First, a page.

self.set_status(304)
self.finish()

then I see this in the log:

No messages after 10.01 seconds
ERROR:root:Uncaught exception POST /client (127.0.0.1)
HTTPRequest(protocol='http', host='127.0.0.1:8888', method='POST',
uri='/client', version='HTTP/1.1', remote_ip='127.0.0.1',
body='_xsrf=df157469a62142d7b28c5a4880dd8478&action=poll',
headers={'Referer': 'http://127.0.0.1:8888/', 'Content-Length': '50',
'Accept-Language': 'en-us;q=0.8,en;q=0.5', 'Accept-Encoding': 'gzip,
deflate', 'Host': '127.0.0.1:8888', 'Accept': '*/*', 'User-Agent':
'Mozilla/5.0 (X11; Ubuntu; Linux x86_64; rv:15.0) Gecko/20100101
Firefox/15.0', 'Connection': 'keep-alive', 'X-Requested-With':
'XMLHttpRequest', 'Pragma': 'no-cache', 'Cache-Control': 'no-cache',
'Cookie':
'sid="MS1acHd5b3V1WHFOQU1BbTVmSXJEeVhkLys=|1346652787|e045d786fdb89b73220a2c77ef89572d0c16901e";
_xsrf=df157469a62142d7b28c5a4880dd8478;
xsfr=df157469a62142d7b28c5a4880dd8478', 'Content-Type':
'application/x-www-form-urlencoded; charset=UTF-8'})
Traceback (most recent call last):
File "/usr/lib/python2.7/dist-packages/tornado/stack_context.py",
line 183, in wrapped
callback(*args, **kwargs)
File "/home/gandalf/Python/Projects/test/client.py", line 67, in poll
self.finish()
File "/usr/lib/python2.7/dist-packages/tornado/web.py", line 641, in
finish
self.request.finish()
File "/usr/lib/python2.7/dist-packages/tornado/httpserver.py", line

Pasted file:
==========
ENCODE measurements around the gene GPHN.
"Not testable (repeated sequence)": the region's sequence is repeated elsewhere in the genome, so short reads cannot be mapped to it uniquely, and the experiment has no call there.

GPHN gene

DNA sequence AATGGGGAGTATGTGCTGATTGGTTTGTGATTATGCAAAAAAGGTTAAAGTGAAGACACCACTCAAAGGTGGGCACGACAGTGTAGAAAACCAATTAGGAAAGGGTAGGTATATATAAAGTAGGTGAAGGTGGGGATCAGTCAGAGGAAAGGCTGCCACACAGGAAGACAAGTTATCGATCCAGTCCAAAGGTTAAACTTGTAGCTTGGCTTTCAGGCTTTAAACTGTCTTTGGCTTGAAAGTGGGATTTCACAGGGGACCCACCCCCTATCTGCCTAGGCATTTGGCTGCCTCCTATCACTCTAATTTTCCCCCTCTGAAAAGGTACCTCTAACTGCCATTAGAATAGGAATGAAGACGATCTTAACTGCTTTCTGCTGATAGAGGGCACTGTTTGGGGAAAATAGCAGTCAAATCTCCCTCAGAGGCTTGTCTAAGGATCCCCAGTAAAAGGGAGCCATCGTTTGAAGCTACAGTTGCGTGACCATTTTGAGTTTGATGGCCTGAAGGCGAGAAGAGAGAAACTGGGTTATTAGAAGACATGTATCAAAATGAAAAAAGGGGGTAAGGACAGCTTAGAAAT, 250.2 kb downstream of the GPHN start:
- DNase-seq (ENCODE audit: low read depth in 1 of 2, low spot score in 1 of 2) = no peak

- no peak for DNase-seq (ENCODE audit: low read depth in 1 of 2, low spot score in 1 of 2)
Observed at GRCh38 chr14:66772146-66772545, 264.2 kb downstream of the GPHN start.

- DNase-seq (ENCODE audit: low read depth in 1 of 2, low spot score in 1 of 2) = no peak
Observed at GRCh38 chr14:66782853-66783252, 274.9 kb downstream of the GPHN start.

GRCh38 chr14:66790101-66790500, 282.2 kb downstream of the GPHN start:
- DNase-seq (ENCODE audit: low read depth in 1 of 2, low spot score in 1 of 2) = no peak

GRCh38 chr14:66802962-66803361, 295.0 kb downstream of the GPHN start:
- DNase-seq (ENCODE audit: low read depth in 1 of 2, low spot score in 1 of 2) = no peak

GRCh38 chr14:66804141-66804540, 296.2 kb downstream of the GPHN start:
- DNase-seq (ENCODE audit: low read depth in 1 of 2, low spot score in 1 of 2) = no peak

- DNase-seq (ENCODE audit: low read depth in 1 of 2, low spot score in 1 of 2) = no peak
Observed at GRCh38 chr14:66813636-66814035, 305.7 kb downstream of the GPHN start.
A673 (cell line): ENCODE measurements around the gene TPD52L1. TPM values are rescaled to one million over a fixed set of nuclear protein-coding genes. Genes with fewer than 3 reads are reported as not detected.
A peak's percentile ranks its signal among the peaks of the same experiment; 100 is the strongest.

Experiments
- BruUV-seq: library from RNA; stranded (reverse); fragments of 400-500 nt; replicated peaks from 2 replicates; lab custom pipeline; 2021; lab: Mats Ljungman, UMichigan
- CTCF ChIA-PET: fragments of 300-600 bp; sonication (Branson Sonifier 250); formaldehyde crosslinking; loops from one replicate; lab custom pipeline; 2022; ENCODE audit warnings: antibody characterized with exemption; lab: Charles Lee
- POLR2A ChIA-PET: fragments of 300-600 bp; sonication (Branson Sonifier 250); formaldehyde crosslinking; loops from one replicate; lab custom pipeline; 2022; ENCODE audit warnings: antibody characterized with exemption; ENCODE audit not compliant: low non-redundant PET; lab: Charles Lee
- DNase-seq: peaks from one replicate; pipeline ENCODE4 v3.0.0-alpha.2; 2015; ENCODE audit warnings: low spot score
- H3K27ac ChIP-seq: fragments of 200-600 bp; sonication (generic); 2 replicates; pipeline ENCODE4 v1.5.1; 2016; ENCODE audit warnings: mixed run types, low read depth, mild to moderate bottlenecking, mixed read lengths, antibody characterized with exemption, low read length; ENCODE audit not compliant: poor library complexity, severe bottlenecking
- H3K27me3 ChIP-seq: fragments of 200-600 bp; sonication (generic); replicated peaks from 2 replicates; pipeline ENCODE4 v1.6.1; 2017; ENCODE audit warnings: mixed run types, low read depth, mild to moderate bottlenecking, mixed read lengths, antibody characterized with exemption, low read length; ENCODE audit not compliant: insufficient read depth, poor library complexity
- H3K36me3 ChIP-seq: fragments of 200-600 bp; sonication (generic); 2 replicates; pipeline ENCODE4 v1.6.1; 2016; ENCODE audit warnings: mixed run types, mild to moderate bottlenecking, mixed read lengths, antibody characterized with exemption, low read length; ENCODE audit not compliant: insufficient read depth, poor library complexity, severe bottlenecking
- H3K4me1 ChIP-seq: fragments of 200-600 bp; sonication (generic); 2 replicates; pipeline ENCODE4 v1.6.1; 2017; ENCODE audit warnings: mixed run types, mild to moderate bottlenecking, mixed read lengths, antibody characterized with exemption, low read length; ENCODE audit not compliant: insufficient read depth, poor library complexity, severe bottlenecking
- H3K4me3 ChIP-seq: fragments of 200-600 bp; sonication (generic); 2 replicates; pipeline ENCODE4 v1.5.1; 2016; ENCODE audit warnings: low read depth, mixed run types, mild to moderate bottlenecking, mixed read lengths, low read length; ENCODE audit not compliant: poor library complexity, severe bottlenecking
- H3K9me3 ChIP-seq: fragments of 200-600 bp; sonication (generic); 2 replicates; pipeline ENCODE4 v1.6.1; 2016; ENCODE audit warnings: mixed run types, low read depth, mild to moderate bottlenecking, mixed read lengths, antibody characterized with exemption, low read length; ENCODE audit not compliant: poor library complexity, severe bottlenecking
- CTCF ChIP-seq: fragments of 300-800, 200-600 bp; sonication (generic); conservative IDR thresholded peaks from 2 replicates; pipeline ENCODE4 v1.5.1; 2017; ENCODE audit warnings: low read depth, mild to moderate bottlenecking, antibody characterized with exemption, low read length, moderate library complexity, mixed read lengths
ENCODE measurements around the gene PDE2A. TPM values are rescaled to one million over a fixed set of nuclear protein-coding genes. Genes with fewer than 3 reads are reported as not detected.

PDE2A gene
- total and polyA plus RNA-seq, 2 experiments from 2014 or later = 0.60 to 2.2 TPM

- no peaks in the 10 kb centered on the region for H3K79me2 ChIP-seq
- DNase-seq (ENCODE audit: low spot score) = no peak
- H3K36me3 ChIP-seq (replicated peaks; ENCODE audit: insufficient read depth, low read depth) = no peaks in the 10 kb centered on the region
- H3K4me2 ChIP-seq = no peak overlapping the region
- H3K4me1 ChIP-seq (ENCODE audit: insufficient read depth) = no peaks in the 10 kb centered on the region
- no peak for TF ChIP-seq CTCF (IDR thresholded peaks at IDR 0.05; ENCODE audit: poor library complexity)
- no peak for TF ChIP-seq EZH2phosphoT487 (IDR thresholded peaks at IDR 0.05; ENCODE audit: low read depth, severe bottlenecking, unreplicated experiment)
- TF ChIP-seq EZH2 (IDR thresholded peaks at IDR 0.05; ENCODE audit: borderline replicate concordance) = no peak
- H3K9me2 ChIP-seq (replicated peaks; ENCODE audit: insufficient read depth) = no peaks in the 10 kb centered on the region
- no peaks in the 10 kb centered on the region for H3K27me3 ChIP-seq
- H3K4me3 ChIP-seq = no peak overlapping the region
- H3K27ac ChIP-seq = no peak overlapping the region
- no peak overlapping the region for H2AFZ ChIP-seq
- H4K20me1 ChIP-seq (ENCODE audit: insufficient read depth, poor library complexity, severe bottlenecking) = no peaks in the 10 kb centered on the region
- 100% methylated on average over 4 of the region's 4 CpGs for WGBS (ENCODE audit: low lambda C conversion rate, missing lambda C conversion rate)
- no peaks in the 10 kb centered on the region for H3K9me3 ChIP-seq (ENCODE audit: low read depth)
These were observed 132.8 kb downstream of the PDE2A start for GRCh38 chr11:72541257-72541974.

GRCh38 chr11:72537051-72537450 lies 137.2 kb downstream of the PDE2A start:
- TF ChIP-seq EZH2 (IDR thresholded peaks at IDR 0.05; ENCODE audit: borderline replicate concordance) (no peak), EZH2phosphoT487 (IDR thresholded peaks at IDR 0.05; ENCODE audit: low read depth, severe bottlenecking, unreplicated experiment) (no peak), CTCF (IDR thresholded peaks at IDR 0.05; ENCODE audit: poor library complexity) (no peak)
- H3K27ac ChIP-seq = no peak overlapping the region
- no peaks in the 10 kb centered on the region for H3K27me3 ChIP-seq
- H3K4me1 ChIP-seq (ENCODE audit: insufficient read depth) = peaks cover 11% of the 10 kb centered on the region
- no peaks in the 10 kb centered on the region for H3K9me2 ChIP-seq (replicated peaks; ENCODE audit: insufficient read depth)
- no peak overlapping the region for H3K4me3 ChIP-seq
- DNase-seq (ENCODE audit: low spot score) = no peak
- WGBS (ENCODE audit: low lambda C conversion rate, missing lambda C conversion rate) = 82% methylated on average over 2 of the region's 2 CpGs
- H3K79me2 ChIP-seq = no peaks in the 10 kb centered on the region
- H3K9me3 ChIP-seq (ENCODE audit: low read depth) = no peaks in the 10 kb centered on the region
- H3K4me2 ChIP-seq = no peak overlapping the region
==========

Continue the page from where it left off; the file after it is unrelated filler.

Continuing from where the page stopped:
411, in finish
self.connection.finish()
File "/usr/lib/python2.7/dist-packages/tornado/httpserver.py", line
186, in finish
self._finish_request()
File "/usr/lib/python2.7/dist-packages/tornado/httpserver.py", line
213, in _finish_request
self.stream.read_until(b("\r\n\r\n"), self._header_callback)
File "/usr/lib/python2.7/dist-packages/tornado/iostream.py", line
151, in read_until
self._check_closed()
File "/usr/lib/python2.7/dist-packages/tornado/iostream.py", line
493, in _check_closed
raise IOError("Stream is closed")
IOError: Stream is closed

What is even more interesting is that on the client side, Firebug tells
me that the connection was dropped after 15 seconds. The JavaScript
message loop is operated by a jQuery AJAX call, that has timeout=15000
parameter given:

<snip>
that.messageLoop = function () {
var xsfr = that.readCookie("xsfr");
$.ajax({
url: '/client',
type: "POST",
data: {"_xsrf":xsfr,"action":"poll"},
async: true,
cache: false,
timeout: 15000,
error: function (data) {
setTimeout( that.messageLoop , 1000);
console.log(data);
},
success: function (data) {
if (data) {
try {
eval(data);
}
catch(err) {
$().toastmessage('showErrorToast', err.message);
}
}
setTimeout( that.messageLoop , 10);
}
});
};
</snip>

But on the server side, I see that the connection was dropped after
10.01 seconds. If I start 20 clients, then about every second poll
request gets dropped.

Thanks,

Laszlo
 
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B

Bryan

Laszlo Nagy wrote:
[...]
And here is my problem. If I point 5 browsers to the server, then I get
2% CPU load (Intel i5 2.8GHz on amd64 Linux). But why? Most of the time,
the server should be sleeping. cProfile tells this:

ncalls tottime percall cumtime percall filename:lineno(function)
1 0.000 0.000 845.146 845.146 <string>:1(<module>)
1135775 832.283 0.001 832.283 0.001 {method 'poll' of
'select.epoll' objects}

I have copied out the two relevant rows only. As you can see, total
runtime was 845 seconds, and 832 seconds were spent in "epoll".
Apparently, CPU load goes up linearly as I connect more clients. It